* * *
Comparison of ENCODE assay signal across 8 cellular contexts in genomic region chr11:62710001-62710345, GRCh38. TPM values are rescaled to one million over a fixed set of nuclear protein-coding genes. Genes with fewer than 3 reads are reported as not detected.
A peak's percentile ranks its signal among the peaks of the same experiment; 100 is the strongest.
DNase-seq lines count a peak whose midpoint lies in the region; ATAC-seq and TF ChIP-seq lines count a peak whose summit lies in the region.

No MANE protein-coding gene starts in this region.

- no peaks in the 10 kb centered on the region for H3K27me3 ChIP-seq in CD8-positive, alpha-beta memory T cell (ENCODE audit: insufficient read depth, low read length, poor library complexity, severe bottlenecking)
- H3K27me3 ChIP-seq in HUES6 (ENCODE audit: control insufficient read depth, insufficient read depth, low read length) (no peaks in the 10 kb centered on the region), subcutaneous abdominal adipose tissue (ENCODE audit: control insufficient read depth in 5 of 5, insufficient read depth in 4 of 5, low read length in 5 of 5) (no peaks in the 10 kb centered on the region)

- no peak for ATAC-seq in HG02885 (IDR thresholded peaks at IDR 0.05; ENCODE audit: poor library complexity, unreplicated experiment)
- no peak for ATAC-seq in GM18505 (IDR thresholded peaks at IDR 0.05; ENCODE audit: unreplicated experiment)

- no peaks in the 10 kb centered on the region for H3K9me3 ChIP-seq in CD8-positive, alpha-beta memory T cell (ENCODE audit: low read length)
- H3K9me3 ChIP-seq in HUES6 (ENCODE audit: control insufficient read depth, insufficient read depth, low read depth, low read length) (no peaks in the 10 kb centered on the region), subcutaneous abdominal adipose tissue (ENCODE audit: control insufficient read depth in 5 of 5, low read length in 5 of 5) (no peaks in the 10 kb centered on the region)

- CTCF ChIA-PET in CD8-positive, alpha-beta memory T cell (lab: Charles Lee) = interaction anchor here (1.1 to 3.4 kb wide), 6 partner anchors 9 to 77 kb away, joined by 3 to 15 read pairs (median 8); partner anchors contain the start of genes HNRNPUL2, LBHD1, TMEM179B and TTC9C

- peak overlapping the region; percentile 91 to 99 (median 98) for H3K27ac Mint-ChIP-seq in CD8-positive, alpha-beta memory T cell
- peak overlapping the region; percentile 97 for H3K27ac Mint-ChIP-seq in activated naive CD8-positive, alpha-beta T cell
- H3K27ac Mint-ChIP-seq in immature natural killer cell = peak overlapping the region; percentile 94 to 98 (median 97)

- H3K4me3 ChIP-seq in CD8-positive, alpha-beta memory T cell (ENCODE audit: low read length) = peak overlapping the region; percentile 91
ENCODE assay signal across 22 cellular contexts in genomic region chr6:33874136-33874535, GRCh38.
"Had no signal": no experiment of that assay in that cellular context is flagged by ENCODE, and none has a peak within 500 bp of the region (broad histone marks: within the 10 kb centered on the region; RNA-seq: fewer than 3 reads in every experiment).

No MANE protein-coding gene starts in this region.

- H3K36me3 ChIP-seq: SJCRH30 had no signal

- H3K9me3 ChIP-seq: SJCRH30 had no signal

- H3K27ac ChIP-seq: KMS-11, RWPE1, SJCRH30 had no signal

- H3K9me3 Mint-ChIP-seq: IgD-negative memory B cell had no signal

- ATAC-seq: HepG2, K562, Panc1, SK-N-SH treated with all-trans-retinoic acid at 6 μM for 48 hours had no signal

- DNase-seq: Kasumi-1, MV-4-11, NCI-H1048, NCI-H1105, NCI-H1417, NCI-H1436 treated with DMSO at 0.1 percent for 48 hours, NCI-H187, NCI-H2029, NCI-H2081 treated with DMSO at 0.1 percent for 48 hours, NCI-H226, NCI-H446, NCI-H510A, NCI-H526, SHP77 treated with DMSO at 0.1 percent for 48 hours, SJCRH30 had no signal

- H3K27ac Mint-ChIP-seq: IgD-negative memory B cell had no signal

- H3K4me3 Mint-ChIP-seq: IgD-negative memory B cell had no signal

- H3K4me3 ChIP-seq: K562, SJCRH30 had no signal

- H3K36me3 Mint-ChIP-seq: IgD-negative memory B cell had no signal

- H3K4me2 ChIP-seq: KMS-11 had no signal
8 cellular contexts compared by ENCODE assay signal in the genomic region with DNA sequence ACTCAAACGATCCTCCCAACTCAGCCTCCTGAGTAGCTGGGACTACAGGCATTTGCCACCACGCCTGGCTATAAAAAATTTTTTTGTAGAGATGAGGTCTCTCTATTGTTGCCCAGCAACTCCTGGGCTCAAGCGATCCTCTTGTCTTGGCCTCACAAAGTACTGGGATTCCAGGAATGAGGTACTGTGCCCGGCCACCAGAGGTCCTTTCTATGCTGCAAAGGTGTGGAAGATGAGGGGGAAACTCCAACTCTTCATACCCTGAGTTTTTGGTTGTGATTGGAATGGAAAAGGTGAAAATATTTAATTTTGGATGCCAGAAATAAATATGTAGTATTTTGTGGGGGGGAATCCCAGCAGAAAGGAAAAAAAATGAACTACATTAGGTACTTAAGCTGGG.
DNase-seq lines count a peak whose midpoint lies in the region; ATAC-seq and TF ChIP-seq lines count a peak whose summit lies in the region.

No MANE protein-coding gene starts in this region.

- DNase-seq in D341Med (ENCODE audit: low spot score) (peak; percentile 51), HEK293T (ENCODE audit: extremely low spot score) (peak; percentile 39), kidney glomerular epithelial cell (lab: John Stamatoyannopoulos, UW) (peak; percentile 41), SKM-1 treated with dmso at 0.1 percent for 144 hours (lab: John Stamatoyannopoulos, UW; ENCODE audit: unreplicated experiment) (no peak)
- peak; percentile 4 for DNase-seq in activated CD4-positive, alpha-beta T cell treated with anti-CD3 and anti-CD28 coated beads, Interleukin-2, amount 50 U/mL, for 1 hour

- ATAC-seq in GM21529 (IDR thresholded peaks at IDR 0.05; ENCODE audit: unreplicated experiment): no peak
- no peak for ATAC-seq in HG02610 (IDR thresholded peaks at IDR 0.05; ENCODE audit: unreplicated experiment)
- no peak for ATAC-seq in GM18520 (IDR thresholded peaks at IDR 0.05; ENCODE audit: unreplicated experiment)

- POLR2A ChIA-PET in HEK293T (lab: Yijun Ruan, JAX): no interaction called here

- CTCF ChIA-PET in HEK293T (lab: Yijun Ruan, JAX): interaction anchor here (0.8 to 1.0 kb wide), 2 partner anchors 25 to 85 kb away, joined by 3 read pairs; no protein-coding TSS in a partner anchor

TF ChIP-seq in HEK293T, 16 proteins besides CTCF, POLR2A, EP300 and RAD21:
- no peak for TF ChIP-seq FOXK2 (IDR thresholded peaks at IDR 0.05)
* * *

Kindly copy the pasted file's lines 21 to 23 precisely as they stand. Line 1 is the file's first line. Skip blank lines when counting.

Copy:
- H3K27ac ChIP-seq: KMS-11, RWPE1, SJCRH30 had no signal

- H3K9me3 Mint-ChIP-seq: IgD-negative memory B cell had no signal

- ATAC-seq: HepG2, K562, Panc1, SK-N-SH treated with all-trans-retinoic acid at 6 μM for 48 hours had no signal